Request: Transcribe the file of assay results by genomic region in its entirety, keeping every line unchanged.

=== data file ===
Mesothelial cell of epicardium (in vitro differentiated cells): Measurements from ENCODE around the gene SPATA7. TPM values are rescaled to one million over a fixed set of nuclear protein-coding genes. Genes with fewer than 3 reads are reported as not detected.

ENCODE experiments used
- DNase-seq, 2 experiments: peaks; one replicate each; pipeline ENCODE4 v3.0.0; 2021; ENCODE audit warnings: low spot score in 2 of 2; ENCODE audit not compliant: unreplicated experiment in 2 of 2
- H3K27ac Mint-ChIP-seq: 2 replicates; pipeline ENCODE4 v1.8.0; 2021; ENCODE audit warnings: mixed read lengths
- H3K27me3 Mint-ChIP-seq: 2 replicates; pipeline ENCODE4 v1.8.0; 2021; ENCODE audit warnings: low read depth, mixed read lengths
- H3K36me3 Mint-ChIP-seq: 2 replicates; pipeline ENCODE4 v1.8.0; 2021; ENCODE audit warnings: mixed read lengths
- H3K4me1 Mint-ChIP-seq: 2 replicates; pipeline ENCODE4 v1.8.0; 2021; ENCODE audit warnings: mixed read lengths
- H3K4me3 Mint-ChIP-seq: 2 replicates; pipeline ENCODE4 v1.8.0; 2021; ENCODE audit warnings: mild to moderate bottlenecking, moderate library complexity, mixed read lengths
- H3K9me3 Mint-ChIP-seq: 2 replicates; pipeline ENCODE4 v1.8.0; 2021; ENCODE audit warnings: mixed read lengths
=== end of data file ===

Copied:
Mesothelial cell of epicardium (in vitro differentiated cells): Measurements from ENCODE around the gene SPATA7. TPM values are rescaled to one million over a fixed set of nuclear protein-coding genes. Genes with fewer than 3 reads are reported as not detected.

ENCODE experiments used
- DNase-seq, 2 experiments: peaks; one replicate each; pipeline ENCODE4 v3.0.0; 2021; ENCODE audit warnings: low spot score in 2 of 2; ENCODE audit not compliant: unreplicated experiment in 2 of 2
- H3K27ac Mint-ChIP-seq: 2 replicates; pipeline ENCODE4 v1.8.0; 2021; ENCODE audit warnings: mixed read lengths
- H3K27me3 Mint-ChIP-seq: 2 replicates; pipeline ENCODE4 v1.8.0; 2021; ENCODE audit warnings: low read depth, mixed read lengths
- H3K36me3 Mint-ChIP-seq: 2 replicates; pipeline ENCODE4 v1.8.0; 2021; ENCODE audit warnings: mixed read lengths
- H3K4me1 Mint-ChIP-seq: 2 replicates; pipeline ENCODE4 v1.8.0; 2021; ENCODE audit warnings: mixed read lengths
- H3K4me3 Mint-ChIP-seq: 2 replicates; pipeline ENCODE4 v1.8.0; 2021; ENCODE audit warnings: mild to moderate bottlenecking, moderate library complexity, mixed read lengths
- H3K9me3 Mint-ChIP-seq: 2 replicates; pipeline ENCODE4 v1.8.0; 2021; ENCODE audit warnings: mixed read lengths